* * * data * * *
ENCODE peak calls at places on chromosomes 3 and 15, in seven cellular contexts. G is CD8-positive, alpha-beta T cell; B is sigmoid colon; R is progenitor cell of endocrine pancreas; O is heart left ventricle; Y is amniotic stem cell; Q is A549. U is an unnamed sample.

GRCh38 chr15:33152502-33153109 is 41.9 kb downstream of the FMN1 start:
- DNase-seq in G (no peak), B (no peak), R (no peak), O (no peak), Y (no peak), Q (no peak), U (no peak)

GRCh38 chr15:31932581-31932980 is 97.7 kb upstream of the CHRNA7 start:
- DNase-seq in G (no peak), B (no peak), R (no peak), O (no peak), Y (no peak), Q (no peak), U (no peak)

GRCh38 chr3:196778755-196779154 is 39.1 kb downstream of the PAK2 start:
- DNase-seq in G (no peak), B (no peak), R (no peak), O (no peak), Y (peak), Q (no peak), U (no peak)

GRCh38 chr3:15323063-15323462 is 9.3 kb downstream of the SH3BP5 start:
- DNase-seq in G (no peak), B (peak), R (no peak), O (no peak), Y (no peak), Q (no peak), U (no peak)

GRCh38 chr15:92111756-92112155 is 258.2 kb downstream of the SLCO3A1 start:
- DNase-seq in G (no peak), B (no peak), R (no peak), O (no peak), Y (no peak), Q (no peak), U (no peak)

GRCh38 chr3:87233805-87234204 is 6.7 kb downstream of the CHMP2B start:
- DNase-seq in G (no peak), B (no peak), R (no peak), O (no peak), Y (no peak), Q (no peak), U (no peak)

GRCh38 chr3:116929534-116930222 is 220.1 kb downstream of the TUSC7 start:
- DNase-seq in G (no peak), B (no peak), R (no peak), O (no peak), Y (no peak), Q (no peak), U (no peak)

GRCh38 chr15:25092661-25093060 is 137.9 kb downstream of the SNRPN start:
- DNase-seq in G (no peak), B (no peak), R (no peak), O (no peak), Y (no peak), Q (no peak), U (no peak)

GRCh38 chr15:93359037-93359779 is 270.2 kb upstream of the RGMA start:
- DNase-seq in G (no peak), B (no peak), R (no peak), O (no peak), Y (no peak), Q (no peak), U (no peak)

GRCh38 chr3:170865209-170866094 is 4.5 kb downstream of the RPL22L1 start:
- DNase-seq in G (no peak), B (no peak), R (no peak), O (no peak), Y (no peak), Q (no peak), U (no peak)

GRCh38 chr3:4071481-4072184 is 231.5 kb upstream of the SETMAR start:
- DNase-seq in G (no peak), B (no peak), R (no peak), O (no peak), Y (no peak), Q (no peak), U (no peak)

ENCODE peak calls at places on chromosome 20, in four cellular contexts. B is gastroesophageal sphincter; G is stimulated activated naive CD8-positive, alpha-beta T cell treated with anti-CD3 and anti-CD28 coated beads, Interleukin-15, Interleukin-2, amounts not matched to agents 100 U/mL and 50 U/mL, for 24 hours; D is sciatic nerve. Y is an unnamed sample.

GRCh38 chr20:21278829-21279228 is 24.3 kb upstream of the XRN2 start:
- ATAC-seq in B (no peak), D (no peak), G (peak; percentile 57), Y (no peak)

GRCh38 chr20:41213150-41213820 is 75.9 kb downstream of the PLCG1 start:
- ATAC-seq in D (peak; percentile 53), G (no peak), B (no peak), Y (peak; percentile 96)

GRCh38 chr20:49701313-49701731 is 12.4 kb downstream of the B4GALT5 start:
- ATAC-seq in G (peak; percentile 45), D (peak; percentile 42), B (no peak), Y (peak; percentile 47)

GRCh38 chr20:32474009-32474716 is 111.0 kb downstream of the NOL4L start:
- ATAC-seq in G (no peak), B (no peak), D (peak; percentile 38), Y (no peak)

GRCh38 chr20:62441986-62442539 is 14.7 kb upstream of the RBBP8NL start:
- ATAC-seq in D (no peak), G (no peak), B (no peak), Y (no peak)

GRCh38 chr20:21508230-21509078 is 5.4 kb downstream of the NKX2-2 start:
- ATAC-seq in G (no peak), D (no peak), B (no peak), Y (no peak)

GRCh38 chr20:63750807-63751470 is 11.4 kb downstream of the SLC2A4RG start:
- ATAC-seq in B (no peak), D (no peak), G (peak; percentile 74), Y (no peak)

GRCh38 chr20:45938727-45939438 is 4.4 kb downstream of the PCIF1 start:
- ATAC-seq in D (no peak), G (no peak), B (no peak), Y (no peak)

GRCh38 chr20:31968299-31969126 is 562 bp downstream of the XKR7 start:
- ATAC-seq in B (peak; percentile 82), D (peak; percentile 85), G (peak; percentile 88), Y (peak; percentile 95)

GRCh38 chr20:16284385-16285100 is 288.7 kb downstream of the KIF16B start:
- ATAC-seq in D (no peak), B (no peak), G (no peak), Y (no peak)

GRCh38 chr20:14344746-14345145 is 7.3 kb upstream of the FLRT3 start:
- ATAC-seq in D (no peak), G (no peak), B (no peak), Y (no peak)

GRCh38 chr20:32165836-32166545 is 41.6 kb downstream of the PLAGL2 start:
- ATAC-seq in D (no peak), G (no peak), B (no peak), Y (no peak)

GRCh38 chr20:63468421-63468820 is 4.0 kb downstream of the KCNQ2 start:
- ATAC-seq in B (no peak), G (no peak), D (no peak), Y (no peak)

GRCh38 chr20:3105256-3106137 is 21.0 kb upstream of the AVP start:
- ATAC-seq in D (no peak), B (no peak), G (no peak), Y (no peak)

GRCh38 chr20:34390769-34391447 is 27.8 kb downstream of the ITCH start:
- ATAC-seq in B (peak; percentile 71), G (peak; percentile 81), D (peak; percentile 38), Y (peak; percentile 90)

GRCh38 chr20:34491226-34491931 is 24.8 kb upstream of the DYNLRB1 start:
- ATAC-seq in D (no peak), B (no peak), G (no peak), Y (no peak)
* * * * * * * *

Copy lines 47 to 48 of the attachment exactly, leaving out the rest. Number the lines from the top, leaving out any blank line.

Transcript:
GRCh38 chr20:32165836-32166545 is 41.6 kb downstream of the PLAGL2 start:
- ATAC-seq in D (no peak), G (no peak), B (no peak), Y (no peak)